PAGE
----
A look back at the Muhammad al-Dura affair, 20 years later

While itself not apocalyptic, the Muhammad al-Dura icon fed an apocalyptic jihadi narrative.

Muhammad al-Dura mural 521 (photo credit: REUTERS)
Muhammad al-Dura mural 521
(photo credit: REUTERS)
Yesterday was the 20th anniversary of one of the most disastrous events in the year 2000, an event that cast a long shadow over the unhappy early decades of a troubled new millennium. On September 30, 2000, a Palestinian cameraman clumsily filmed what he claimed was footage of a boy who came under fire and was killed by Israelis. A French-Israeli journalist then edited the brief fragments, cutting the last contradictory scene, and broadcast the accompanying narrative on France2.
The image of Muhammad al-Dura via the narrative that the IDF had targeted him became the global symbol of Palestinian suffering at the hand of Israeli cruelty. It rapidly became an “icon of hatred” that had a greater immediate and long-term effect on the new century than any other such vehicle of incitement.
A cry arose, for some of pain, for some of rage, but for all a clear sign that the Infidel, led by the twin Satans Israel and USA, were making war on Muslims. Indeed, no single event so far has done more to arouse the spirit of jihad against the West than this footage, which, as Bin Laden quickly pointed out in his recruiting video for global jihad, demanded vengeance against al Yahud and their allies. Vengeance justified suicide attacks on civilians (two previously “forbidden” practices).
The sentiment so resonated, that even “conservative” al Azhar had to yield before the sanctification of their combination martyrdom operations. While itself not apocalyptic, the Muhammad al-Dura icon fed an apocalyptic jihadi narrative: to #GenerationCaliphate Israel was the Dajjal (Antichrist).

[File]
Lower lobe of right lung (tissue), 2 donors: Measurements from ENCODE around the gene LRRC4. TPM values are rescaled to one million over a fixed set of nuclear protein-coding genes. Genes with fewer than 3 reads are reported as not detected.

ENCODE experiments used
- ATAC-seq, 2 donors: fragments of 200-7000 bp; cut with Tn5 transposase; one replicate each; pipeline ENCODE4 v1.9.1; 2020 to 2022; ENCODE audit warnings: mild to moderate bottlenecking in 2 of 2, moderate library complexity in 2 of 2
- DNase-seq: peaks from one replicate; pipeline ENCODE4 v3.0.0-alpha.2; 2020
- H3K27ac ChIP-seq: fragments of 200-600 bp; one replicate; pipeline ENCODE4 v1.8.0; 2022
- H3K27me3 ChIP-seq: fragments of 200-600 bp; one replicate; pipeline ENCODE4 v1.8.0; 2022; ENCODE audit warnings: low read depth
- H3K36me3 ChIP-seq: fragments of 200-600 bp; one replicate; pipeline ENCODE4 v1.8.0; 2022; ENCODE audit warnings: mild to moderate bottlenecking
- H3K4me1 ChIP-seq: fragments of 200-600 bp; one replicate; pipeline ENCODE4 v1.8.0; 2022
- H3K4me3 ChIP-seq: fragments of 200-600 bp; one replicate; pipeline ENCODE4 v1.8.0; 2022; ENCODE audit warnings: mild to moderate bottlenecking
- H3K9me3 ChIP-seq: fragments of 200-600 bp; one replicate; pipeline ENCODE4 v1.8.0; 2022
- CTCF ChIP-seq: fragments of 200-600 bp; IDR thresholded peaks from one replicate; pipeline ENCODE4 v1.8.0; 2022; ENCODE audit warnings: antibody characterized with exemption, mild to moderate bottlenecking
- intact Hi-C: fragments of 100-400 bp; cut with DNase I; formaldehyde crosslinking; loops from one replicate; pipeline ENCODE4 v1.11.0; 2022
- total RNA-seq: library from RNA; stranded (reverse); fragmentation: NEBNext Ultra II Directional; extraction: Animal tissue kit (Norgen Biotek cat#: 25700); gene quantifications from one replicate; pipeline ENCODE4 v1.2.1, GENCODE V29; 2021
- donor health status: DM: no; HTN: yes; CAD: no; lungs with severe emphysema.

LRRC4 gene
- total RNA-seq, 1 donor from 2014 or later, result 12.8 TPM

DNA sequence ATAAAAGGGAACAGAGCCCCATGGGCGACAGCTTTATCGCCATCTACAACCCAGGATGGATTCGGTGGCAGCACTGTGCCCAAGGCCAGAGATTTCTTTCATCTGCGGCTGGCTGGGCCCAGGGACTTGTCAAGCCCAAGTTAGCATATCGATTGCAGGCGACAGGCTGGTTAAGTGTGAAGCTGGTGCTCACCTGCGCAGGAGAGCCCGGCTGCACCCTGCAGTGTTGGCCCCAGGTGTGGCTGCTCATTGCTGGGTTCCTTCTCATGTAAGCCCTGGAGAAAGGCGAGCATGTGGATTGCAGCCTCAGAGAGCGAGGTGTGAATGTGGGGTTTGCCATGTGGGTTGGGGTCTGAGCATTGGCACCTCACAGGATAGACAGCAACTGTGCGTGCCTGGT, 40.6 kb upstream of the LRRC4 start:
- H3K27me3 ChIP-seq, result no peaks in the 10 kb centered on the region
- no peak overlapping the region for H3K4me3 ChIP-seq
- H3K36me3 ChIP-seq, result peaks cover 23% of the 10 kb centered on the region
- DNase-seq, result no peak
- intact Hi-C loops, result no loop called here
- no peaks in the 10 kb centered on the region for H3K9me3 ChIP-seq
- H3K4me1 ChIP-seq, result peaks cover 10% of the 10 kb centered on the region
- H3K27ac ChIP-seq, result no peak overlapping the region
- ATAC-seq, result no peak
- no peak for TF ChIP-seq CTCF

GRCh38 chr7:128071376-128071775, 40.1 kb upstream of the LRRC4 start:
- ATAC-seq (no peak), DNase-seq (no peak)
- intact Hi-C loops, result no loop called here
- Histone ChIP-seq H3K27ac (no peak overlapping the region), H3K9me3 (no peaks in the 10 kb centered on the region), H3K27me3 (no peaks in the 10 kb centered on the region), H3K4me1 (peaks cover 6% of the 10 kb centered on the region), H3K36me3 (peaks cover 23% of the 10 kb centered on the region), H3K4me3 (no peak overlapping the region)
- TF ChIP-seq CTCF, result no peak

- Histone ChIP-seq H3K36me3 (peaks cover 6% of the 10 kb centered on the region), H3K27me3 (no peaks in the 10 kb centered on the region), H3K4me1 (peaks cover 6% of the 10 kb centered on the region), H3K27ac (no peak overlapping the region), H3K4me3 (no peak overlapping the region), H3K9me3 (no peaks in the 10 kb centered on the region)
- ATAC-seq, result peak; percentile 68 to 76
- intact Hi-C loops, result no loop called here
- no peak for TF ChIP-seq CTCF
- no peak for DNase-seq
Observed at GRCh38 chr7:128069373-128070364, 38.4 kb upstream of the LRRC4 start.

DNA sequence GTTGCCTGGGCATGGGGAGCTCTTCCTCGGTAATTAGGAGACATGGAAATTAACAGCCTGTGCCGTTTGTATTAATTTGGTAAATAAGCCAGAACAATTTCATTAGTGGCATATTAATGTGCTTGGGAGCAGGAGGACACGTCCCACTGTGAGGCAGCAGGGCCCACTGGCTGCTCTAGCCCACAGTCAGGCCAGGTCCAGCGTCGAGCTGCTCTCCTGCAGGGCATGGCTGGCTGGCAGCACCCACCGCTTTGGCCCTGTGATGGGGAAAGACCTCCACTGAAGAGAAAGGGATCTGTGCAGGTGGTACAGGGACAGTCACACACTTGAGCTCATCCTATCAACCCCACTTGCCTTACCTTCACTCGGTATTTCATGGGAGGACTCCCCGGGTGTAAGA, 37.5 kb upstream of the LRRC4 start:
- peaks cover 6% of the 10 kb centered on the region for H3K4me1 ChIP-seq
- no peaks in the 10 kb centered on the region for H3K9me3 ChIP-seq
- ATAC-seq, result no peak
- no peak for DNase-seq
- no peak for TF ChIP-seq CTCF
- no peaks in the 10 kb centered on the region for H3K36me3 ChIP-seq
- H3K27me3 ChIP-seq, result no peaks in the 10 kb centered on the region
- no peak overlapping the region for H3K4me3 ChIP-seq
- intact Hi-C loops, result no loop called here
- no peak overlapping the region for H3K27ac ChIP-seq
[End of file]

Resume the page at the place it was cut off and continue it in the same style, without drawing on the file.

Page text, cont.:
The West followed suit. Lethal journalists like Robert Fisk quickly affirmed the charge of deliberate murder. Where before such comparisons were considered ugly if not worse, now comparing Israel to the Nazis became common. A prominent French news anchor, speaking for many, declared that al-Dura “erased, replaced the image of the boy in the Warsaw Ghetto.” It was a new, post-modern “replacement narrative.”
Instead of Christians or Muslims replacing Israel as the true Chosen People, it was the former chosen people replacing the Nazis, and the poor Palestinian victim suffering the fate of the Jews. The progressive refrain, “Israel has lost the moral high ground.” Nobel Peace Prize winners, politicians, diplomats, award-winning playwrights and journalists, prominent academics, UN officials, Jews and non-Jews, all joined in the chorus, aligning with the jihadi apocalyptic narrative. Israel was the new Nazi secular Antichrist.
Any effort to resist, for example, to argue that the France2 footage of al-Dura was staged, indeed a cheap fake, showed cruel indifference to Palestinian suffering, “blaming the victim,” undermining a “higher truth.” Israeli journalists like Bet Michaeli insisted, “100% the Israelis killed him,” and Larry Derfner mocked those who objected as conspiracy theorists.
Even James Fallows, who affirmed that the Israelis did not shoot the father and son, could not believe that it was staged, since surely someone would have blown the whistle. Israeli spokespeople spurned anyone who believed such a ridiculous conspiracy. The Kuperwasser Commission’s 2013 study, like so many other attempts to draw attention to the most tragic aspect of the affair, failed, even among most Israeli journalists.
Al-Dura justified terrorist attacks on Israel in the minds of both Muslims and non-Jews, especially Europeans. “What choice do they have?” progressives responded when Palestinians targeted Israel civilians. They were merely resisting, and the violence of their desperate protests – blowing up pizzerias filled with schoolkids and their grandparents in downtown Jerusalem, for example – was taken as “a measure of Israel guilt.”
At the height of the suicide terror campaign, siding with the Palestinians was a “litmus test of liberal credentials.” Suggesting this heinous violence was genocidal aspiration, not state-deprived desperation, was a ticket to cancellation.